The QA Team at Burnbrae Farms maintains stringent records. They verify C of A’s (Certificate of Analysis) on all high risk raw materials. QA also holds/releases all packaging and raw material prior to its release to production. After production, once testing from a Food Safety standpoint has been completed, Food Safety will then hold/release the product until complete verification has been satisfied before allowing it to make its way to the market place.
On the Traceability front, which involves tracing both forward and backwards, mock recalls are conducted under various scenarios at least twice a year. Generally speaking, a full mock audit can take up to two hours here.
Keeping traceability in mind, we then had a great discussion on Audits in general and their fundamental role in ensuring that programs are in place to produce food safe products. As we know, Audits can be conducted as requested by a customer or on a yearly basis and can also be unannounced. Burnbrae is very responsive to their Audits and Auditors and in 2017 they scored 97.7% against three separate standards. A very notable achievement!
Our Host also shared their strategies when it comes to dealing with deviations. We talked about the discovery measures they utilize including root cause problem solving, and then the implementation of corrective actions and preventative measures. Deviations are tracked and trended and the information they learn can in turn be used as training tool so that they can drive continuous improvement initiatives and program enhancement. The goal is to be deviation-free.
Tours are always interesting because they expose products, processes and equipment that many of us are not familiar with. This tour in particular generated lots of discussion on the plant floor and it was interesting to see first-hand the various stages of egg grading. During our plant tour we noticed that there was a “GMP Free Zone” and our Host explained to us that this was to help differentiate the difference between the production floor and other areas where it is safe to carry food or there is a change in personal protective apparel, etc.
|As we finished our tour and discussion around the best practices Burnbrae Farms has instituted regarding Food Safety Programs, companies in attendance shared some of their challenges and we touched on items such as:|
* Implementing HACCP
* Engaging employees
* Managing paperwork
* Streamlining activity
* Complexities of wearing many different hats
Bren shared a couple of articles that she had in her files relating to developing a culture of food safety. There are many other resources and documents available. She also passed along information regarding OMAFRA’s Online Traceability Program.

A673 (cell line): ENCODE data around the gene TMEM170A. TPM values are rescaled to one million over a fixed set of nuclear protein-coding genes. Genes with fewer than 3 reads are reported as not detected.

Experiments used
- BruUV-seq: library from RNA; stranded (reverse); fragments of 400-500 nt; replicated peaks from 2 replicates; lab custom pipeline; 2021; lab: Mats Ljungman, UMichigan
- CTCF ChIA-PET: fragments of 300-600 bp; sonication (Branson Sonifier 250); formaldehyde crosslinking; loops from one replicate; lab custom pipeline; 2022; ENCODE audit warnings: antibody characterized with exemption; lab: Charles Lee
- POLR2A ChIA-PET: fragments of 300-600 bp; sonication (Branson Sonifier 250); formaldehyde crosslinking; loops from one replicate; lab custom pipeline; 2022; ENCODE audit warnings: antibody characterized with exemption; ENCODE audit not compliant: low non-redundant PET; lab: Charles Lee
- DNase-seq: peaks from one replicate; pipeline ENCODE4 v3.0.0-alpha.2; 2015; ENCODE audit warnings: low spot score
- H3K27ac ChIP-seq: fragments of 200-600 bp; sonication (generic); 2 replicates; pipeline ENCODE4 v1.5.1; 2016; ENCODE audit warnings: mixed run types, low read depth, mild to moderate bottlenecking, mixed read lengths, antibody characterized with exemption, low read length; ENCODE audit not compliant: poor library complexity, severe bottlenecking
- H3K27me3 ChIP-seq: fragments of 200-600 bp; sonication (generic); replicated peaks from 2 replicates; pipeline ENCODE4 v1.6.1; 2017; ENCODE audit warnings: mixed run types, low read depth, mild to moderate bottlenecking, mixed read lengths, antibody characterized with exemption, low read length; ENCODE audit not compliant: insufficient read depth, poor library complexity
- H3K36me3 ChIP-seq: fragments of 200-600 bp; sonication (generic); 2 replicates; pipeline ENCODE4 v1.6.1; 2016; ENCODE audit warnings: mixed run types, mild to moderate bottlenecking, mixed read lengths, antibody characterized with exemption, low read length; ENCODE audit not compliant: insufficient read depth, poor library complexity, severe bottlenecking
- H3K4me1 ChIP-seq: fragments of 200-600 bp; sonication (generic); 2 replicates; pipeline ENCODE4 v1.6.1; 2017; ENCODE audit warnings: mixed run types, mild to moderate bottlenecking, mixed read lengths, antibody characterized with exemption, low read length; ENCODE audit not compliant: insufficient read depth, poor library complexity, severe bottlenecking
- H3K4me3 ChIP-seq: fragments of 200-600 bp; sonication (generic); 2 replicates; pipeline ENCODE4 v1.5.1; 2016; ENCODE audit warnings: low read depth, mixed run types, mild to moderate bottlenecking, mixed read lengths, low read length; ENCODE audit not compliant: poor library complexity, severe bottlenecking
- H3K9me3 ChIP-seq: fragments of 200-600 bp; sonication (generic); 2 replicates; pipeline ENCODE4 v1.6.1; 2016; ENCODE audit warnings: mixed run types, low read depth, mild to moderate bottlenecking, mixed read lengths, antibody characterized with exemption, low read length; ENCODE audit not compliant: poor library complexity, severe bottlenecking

“Food Safety Culture: Insurance Against Catastrophe”, Gary Ades, Ken Leith and Patti Leith, Food Safety Magazine, October-November 2014
“Creating a Culture of Food Safety”, Geoff Schaadt, Food Safety Magazine, June-July 2013
OMAFRA – Online Food Safety and Traceability E-Learning Courses
Roundtable Networking Discussion:
Our group then had a chance to share experiences and discuss opportunities or challenges with peers in attendance and we broached some interesting topics including:
- Recruitment and Retention challenges
- Sourcing seasonal workers, Millwrights and General Labour
- Next stages of the Growing Forward Program
- Green initiatives – energy conservation
- Going paperless
As the session ended, one of the participants remarked that it was really nice to see companies sharing information which could be helpful for those starting their businesses. Everyone in attendance also agreed that it is very exciting to see where a family business can go!
Participants really enjoyed this Event and asked to remain in touch with each other as we all endeavour to do our very best to produce food safe products for our customers everywhere.
Very special thanks to our Host, Burnbrae Farms, and all of the Manufacturers and Retail Representatives and Community Partner who joined us for this very special Networking Event!
All the best as always!
Bren de Leeuw, Director - EMC Food, Beverage, Bio & Ag Program Canada
Excellence In Manufacturing Consortium - email@example.com - 519-372-6009
EMC receives funding under Growing Forward 2, a federal-provincial-territorial initiative. However, the comments or opinions expressed on this blog are solely those of their respective contributors and do not necessarily represent the views of the Government of Canada or the Province of Ontario.